Bank of America Corp.'s shares have fallen about 17% in two months, the biggest drop among the money-center banks.

Investors fear the $614 billion-asset, Charlotte, N.C., company will be the next big bank to disappoint Wall Street as it lumbers through the massive integration of NationsBank Corp. and the old BankAmerica Corp. The two merged last September.

With a further interest rate increase expected from the Federal Reserve, all bank stocks had come under heavy selling pressure until Friday's end-of-the-week rally. Bank of America was especially hard hit Thursday, when it reached an eight-month low of $59.0625. On Friday it rallied with the rest of the market, rising to $62.625. Yet, its price-to-earnings ratio now is the ninth-lowest of the 10 largest banking companies.

Investors' biggest fear is that much of Bank of America's energy is being drained by its efforts to make the merger work. And revenue growth may be the first victim.

Two other giant banking companies that bought big rivals have also had trouble. Revenue growth has been hurt at Bank One Corp., which bought First Chicago NBD Corp. in November 1998, and at Charlotte's First Union Corp., which bought Philadelphia-based CoreStates Financial Corp. in April 1998. And the stocks of both companies have been slammed.

The only large banking company with a price-to-earnings ratio lower than Bank of America's is Bank One. And First Union is not much better, ranking eighth out of 10.

"Investors are waiting for the other shoe to drop," said Andrew Collins, a bank analyst at ING Barings LLC. "There's only one other large banking company that could have a problem, and that company is Bank of America," he said.

Mr. Collins said Bank of America's compound revenue growth is the lowest among the money-centers. Based on his estimates, Bank of America's compound revenue growth annualized over the next two years will be 4%, compared with 10.7% projected for Chase Manhattan Corp. and 8% each for Bank of New York Co. and J.P. Morgan & Co.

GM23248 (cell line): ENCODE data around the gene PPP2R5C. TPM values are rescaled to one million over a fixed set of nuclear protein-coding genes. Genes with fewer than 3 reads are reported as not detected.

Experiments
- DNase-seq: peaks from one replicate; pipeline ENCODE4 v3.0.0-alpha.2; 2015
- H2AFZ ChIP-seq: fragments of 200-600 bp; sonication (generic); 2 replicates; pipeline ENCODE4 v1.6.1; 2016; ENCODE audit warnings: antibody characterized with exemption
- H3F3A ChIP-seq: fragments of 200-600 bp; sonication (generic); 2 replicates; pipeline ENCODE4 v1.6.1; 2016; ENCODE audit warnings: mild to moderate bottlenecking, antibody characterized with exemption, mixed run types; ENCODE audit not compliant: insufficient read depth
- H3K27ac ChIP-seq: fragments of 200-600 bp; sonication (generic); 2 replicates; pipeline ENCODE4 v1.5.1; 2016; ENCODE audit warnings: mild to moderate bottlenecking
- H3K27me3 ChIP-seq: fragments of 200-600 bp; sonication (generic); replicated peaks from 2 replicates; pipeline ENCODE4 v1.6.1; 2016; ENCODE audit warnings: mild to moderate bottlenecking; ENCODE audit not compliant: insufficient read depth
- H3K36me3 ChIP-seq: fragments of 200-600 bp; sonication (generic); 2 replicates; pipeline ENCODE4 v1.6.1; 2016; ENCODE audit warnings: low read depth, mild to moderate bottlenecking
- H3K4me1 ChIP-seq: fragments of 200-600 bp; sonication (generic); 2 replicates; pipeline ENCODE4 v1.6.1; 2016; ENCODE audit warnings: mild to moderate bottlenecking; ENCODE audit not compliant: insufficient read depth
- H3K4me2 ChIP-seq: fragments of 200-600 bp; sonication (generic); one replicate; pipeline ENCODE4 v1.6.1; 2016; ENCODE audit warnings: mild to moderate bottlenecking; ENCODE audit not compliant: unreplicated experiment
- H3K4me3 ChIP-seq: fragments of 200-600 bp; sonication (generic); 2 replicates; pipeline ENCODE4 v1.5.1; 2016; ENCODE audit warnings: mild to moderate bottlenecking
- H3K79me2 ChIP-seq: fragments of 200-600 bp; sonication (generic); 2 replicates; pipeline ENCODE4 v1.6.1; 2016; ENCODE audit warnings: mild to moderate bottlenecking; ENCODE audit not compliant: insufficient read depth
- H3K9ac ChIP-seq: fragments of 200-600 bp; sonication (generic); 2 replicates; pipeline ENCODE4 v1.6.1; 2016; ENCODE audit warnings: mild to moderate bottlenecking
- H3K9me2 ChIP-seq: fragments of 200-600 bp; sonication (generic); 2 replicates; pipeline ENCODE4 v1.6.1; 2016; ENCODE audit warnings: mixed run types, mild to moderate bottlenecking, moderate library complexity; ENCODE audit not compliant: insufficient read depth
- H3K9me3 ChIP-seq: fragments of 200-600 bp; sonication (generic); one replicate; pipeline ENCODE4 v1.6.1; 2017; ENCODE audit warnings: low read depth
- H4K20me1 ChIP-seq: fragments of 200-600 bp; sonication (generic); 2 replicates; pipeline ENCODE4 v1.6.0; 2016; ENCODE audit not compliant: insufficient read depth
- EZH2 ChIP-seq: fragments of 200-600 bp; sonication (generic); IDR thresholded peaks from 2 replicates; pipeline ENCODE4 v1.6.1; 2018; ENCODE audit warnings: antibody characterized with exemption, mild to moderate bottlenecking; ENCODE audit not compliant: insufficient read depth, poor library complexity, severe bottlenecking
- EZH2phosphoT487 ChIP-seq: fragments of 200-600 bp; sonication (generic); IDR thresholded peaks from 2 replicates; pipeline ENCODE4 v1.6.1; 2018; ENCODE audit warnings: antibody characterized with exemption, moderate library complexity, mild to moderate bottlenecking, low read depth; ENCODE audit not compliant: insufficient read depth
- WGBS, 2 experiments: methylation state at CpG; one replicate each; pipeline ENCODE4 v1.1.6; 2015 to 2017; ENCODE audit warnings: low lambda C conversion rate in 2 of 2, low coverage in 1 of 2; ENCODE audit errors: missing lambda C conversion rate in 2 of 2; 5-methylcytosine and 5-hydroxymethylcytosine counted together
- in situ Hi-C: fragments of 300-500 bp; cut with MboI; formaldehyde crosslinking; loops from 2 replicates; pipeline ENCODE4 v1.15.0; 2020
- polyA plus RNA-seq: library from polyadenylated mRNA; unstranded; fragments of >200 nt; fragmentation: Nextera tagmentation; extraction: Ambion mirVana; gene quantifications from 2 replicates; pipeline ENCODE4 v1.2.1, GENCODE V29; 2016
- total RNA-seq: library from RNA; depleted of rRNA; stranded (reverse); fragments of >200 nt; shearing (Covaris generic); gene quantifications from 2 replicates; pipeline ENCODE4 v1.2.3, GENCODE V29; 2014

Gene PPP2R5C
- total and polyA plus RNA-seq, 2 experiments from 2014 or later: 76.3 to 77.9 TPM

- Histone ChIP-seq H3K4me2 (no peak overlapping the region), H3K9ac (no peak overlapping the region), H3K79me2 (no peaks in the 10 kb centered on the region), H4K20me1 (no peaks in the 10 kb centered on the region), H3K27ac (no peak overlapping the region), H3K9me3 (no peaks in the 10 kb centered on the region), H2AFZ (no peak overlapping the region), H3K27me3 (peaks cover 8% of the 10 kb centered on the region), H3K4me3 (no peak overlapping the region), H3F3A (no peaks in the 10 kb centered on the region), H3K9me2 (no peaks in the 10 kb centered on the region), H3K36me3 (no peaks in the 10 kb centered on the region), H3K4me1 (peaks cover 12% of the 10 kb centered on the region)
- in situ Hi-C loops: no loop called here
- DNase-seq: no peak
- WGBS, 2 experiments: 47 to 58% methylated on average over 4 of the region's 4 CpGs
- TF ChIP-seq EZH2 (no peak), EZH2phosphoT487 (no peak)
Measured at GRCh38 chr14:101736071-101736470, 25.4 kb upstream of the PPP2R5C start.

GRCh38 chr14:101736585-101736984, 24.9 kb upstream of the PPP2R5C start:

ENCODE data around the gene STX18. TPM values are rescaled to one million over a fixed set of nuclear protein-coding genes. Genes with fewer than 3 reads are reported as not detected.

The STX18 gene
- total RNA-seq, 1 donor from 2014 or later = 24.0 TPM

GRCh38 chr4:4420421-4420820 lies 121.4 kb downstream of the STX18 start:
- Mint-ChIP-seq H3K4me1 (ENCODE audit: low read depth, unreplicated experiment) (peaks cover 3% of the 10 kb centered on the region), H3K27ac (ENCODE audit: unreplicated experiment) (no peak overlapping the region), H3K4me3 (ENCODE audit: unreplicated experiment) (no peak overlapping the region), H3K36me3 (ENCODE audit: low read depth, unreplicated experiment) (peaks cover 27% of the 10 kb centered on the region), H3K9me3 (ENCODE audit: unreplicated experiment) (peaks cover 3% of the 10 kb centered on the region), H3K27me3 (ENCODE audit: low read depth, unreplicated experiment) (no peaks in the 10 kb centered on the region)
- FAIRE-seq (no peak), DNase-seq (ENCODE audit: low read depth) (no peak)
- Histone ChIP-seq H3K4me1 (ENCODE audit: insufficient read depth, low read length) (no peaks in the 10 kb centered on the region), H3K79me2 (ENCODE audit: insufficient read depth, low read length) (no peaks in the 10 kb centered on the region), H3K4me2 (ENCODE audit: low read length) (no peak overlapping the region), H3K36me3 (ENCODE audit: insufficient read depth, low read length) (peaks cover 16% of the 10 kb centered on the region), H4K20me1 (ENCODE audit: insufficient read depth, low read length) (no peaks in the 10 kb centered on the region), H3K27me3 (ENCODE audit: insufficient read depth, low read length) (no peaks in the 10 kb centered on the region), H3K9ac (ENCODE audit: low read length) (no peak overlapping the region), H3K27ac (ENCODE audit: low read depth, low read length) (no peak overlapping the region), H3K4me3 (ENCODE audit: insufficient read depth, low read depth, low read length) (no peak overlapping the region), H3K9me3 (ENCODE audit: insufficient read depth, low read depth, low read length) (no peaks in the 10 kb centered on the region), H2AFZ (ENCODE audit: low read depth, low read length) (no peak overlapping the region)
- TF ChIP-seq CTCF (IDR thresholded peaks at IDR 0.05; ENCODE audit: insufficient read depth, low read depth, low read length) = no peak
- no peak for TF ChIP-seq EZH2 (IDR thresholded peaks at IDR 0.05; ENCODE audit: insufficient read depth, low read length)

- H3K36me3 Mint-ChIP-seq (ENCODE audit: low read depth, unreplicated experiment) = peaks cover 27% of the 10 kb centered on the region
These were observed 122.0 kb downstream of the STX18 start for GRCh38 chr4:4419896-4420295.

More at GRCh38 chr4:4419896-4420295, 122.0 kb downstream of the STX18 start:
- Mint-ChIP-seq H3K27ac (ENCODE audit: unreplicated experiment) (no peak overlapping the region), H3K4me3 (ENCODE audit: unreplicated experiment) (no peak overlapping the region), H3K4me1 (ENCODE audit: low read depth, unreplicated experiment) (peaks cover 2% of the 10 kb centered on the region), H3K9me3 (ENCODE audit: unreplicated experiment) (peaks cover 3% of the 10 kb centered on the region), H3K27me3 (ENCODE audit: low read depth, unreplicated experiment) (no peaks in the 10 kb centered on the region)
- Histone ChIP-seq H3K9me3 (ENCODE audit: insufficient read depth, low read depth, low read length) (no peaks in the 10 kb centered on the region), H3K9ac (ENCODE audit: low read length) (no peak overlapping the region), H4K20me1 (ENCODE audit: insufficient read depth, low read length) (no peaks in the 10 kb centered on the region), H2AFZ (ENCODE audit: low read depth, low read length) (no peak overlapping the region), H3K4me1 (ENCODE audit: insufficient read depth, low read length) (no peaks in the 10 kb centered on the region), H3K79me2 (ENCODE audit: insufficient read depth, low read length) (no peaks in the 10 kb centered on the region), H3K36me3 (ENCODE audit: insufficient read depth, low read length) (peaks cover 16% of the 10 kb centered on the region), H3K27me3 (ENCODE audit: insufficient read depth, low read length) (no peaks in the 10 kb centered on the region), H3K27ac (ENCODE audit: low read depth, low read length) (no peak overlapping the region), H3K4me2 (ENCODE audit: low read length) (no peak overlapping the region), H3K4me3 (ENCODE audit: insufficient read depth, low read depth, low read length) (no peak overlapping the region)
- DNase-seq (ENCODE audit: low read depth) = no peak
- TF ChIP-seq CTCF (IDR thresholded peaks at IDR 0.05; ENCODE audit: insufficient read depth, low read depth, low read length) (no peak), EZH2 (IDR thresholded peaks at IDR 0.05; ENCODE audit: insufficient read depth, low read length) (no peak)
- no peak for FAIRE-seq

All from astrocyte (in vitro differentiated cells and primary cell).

"We could witness continued revenue weakness over the next six to 12 months, despite a healthy turnaround in corporate and investment banking earnings," warned Mr. Collins.

Another problem facing Bank of America is the makeup of its revenue stream, Mr. Collins said. Less than half of its revenues is expected to come from fees in 2000, compared with 83% at J.P. Morgan, 64% at Bank of New York, 61% at Chase, 54% for the combined Fleet-BankBoston, 52% at First Union Corp., and 45% at Wells Fargo & Co.

Investors prefer fee income because it is less vulnerable to rising rates than interest income, analysts said.

Edward Najarian, a bank analyst at First Union Capital Markets, is more sanguine about the company but also has some concerns. There is evidence that the company's net interest margin, based on average gross lending yields, could continue to suffer, he said. "Bank of America's average gross lending yield has declined faster than other large banks' over the last 12 months," he said.

Statistics compiled by First Union Capital Markets say the average gross yield on Bank of America's loan portfolios declined to 7.56% in the second quarter, compared with 8.34% a year earlier. That was a decline of 9.4%, much steeper than the average decline of 5% to 6% at 10 other superregional banks.

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